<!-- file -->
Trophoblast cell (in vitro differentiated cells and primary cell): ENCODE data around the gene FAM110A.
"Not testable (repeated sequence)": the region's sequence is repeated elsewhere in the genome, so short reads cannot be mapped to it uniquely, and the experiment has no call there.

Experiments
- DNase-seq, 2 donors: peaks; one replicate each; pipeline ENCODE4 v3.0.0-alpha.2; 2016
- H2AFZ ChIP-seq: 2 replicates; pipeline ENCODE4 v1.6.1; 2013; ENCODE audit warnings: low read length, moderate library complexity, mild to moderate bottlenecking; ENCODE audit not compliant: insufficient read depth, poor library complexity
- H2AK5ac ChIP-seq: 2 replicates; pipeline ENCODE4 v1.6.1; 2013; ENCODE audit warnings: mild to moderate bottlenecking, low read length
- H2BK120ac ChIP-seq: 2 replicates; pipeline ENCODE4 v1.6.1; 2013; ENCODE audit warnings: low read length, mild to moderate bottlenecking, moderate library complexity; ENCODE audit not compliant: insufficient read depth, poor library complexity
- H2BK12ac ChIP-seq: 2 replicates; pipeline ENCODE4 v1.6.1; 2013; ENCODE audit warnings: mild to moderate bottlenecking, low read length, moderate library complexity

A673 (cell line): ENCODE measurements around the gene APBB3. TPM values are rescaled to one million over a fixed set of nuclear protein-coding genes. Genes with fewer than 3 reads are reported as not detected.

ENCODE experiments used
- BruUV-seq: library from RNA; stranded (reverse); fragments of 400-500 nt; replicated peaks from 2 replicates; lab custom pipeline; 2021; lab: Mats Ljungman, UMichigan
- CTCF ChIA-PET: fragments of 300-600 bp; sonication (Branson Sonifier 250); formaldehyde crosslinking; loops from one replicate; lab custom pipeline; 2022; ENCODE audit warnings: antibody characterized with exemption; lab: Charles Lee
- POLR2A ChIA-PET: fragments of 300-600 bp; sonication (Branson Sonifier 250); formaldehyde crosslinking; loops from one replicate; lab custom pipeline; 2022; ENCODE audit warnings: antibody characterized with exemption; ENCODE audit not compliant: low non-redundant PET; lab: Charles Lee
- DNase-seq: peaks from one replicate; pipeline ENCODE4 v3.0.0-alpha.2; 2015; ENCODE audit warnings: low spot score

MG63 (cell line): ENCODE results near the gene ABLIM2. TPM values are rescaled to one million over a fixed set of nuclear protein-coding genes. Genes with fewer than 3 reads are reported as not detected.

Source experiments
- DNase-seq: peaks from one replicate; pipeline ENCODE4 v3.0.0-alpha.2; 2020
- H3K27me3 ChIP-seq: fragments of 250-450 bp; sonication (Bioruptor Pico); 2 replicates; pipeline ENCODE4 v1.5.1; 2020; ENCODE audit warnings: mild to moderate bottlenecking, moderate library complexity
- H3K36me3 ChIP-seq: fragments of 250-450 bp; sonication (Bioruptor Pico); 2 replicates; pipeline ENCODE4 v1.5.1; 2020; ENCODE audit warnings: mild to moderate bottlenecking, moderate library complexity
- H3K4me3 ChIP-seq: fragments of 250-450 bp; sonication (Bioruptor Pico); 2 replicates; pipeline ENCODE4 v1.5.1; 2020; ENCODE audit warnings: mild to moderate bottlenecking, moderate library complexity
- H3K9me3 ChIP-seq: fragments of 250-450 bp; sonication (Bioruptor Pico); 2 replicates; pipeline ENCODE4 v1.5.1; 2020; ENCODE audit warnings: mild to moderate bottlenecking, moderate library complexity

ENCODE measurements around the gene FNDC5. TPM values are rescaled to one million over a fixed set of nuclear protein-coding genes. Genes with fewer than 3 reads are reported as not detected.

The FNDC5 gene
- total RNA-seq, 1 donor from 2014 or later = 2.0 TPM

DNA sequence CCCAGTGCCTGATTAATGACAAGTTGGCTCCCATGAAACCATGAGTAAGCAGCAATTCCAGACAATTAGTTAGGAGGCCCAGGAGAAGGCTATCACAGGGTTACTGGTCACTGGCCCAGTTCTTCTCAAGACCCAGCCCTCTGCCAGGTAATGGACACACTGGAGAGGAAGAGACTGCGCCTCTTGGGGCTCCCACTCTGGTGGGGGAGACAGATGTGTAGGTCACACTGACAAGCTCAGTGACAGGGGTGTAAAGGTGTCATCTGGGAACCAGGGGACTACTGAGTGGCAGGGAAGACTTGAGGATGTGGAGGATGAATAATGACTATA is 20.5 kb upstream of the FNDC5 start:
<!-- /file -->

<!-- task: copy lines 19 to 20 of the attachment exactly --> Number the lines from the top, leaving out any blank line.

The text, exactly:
- H3K36me3 ChIP-seq: fragments of 250-450 bp; sonication (Bioruptor Pico); 2 replicates; pipeline ENCODE4 v1.5.1; 2020; ENCODE audit warnings: mild to moderate bottlenecking, moderate library complexity
- H3K4me3 ChIP-seq: fragments of 250-450 bp; sonication (Bioruptor Pico); 2 replicates; pipeline ENCODE4 v1.5.1; 2020; ENCODE audit warnings: mild to moderate bottlenecking, moderate library complexity